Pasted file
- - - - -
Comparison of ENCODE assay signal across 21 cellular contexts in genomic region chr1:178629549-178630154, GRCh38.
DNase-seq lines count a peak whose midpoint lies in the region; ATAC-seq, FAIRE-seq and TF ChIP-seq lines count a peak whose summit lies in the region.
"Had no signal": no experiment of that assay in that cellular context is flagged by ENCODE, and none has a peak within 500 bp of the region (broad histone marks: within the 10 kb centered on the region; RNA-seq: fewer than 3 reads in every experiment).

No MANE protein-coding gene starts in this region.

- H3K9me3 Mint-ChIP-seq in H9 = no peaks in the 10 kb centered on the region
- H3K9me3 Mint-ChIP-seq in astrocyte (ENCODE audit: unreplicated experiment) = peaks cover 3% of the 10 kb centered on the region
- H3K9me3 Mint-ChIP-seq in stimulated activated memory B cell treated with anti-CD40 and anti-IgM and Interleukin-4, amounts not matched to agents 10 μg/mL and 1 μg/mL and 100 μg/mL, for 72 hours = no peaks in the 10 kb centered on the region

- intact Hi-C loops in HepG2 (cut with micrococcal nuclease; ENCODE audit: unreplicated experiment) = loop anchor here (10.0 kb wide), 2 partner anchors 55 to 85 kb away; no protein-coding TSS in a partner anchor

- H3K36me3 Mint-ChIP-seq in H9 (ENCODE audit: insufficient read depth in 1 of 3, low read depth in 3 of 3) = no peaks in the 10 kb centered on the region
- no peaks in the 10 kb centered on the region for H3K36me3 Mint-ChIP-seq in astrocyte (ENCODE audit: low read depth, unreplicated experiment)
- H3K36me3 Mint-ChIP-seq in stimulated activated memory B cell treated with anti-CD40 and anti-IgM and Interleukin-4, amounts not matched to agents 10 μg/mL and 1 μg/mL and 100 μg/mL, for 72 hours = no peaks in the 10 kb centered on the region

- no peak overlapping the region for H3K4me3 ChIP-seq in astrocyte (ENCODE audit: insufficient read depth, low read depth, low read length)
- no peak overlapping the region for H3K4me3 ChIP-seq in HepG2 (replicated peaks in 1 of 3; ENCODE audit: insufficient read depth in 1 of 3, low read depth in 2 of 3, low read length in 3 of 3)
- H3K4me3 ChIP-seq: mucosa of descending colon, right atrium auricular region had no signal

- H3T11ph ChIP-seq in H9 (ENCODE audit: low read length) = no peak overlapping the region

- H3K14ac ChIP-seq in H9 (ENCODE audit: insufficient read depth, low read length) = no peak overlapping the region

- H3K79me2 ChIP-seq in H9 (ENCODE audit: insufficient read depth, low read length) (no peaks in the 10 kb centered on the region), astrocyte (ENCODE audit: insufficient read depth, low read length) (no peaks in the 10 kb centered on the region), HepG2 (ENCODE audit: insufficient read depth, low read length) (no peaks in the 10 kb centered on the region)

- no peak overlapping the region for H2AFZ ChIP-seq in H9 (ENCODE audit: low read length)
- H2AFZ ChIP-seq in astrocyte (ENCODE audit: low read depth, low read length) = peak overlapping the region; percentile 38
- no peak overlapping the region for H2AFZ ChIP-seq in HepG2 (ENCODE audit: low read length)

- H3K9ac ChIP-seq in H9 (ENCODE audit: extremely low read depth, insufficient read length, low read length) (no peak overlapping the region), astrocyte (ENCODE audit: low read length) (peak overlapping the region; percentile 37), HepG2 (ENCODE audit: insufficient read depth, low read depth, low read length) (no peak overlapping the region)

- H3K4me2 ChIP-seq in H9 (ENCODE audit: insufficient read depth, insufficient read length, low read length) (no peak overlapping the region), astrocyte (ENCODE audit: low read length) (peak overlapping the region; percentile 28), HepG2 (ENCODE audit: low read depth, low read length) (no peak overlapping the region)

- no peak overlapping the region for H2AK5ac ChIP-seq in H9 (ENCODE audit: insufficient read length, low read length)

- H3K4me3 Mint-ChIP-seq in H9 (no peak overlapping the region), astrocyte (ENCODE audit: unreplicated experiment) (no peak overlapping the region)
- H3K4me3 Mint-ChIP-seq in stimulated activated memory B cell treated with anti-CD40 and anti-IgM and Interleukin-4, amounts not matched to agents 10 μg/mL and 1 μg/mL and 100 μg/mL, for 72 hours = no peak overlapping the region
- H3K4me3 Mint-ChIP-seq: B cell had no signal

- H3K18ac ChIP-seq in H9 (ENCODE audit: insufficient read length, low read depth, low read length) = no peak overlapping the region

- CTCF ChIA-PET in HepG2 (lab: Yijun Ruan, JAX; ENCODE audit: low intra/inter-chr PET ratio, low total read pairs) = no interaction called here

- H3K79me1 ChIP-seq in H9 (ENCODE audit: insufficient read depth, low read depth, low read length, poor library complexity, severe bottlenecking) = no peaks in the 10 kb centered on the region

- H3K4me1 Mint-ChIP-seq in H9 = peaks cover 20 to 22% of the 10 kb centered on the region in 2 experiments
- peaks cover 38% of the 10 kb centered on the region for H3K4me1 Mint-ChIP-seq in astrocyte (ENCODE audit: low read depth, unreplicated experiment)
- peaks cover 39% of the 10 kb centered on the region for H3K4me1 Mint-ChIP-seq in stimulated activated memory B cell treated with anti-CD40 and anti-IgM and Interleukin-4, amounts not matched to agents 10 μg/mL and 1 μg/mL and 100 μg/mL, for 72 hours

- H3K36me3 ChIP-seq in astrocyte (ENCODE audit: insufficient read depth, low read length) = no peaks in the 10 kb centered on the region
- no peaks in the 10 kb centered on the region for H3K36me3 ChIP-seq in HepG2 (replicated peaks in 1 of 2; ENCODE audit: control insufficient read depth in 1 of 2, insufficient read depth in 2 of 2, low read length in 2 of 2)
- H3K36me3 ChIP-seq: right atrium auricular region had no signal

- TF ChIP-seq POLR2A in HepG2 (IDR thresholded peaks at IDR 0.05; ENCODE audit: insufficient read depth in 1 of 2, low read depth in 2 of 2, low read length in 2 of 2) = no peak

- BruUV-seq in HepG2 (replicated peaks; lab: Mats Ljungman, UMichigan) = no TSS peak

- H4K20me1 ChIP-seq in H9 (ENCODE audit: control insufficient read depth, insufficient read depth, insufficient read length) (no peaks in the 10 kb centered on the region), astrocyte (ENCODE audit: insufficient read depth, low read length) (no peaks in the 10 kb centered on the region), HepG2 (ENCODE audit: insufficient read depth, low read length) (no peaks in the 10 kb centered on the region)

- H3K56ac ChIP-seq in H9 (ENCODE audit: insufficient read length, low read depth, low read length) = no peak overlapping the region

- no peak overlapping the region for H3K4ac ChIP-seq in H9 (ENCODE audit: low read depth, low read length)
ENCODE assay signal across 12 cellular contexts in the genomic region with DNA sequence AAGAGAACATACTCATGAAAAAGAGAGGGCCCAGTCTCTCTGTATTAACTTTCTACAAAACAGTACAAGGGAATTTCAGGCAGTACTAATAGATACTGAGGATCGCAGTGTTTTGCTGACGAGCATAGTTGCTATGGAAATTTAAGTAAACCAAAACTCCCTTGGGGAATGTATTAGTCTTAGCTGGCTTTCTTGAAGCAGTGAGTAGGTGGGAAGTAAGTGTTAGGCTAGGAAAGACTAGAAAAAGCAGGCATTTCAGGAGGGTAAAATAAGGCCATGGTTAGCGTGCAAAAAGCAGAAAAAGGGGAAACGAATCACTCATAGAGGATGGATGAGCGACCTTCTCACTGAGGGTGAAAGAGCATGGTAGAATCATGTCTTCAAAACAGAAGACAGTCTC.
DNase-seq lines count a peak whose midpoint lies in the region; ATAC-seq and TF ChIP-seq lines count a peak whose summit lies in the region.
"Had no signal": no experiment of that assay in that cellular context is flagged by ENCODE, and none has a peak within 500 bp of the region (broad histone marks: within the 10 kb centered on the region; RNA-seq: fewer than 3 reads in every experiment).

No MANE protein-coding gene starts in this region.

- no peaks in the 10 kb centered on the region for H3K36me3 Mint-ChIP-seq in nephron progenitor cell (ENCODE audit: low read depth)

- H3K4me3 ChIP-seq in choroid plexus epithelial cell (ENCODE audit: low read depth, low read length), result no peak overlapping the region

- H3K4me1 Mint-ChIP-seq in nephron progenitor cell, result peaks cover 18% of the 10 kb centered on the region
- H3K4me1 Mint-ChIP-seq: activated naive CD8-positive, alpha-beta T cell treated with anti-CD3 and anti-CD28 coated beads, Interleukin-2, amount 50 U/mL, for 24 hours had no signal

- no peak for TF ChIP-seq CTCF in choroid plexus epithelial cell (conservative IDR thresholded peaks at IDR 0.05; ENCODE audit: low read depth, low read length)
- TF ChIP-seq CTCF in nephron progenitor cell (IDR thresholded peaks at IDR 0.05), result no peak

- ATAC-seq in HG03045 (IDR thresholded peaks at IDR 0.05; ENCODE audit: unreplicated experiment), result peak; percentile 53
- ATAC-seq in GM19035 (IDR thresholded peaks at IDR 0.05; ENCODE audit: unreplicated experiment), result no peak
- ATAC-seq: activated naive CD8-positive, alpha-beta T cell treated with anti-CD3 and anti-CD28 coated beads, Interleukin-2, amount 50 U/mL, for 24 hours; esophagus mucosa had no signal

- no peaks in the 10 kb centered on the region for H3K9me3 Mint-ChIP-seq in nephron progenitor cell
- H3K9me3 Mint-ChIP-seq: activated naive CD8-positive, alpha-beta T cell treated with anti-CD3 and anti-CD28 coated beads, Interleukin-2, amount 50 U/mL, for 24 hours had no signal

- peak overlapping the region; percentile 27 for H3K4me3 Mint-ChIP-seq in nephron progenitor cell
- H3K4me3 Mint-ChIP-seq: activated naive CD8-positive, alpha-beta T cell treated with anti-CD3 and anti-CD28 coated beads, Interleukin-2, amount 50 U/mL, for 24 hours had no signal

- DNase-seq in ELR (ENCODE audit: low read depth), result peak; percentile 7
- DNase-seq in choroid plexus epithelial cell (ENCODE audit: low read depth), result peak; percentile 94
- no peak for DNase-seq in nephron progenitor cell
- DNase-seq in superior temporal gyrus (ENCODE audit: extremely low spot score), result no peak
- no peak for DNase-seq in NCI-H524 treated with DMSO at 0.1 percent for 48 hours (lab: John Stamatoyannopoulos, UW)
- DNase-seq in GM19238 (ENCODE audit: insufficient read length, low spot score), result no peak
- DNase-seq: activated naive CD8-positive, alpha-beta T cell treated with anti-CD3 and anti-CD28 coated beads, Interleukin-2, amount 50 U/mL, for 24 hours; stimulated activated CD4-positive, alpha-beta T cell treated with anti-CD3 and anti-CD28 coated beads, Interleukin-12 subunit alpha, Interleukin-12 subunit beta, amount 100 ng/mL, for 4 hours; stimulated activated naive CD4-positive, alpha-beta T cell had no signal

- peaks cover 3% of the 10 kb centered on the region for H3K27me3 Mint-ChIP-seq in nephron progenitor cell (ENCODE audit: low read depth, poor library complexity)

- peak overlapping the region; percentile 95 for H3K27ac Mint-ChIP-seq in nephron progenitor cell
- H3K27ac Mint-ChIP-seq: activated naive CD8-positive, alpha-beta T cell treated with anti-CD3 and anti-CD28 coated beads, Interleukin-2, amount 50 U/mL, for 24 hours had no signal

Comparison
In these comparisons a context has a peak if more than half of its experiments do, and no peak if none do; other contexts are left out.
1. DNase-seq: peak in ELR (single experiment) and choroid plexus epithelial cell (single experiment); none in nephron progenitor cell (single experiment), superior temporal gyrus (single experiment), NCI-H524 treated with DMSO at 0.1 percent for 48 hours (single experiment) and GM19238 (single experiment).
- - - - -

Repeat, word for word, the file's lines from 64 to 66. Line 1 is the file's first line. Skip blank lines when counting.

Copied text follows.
- DNase-seq: activated naive CD8-positive, alpha-beta T cell treated with anti-CD3 and anti-CD28 coated beads, Interleukin-2, amount 50 U/mL, for 24 hours; stimulated activated CD4-positive, alpha-beta T cell treated with anti-CD3 and anti-CD28 coated beads, Interleukin-12 subunit alpha, Interleukin-12 subunit beta, amount 100 ng/mL, for 4 hours; stimulated activated naive CD4-positive, alpha-beta T cell had no signal

- peaks cover 3% of the 10 kb centered on the region for H3K27me3 Mint-ChIP-seq in nephron progenitor cell (ENCODE audit: low read depth, poor library complexity)

- peak overlapping the region; percentile 95 for H3K27ac Mint-ChIP-seq in nephron progenitor cell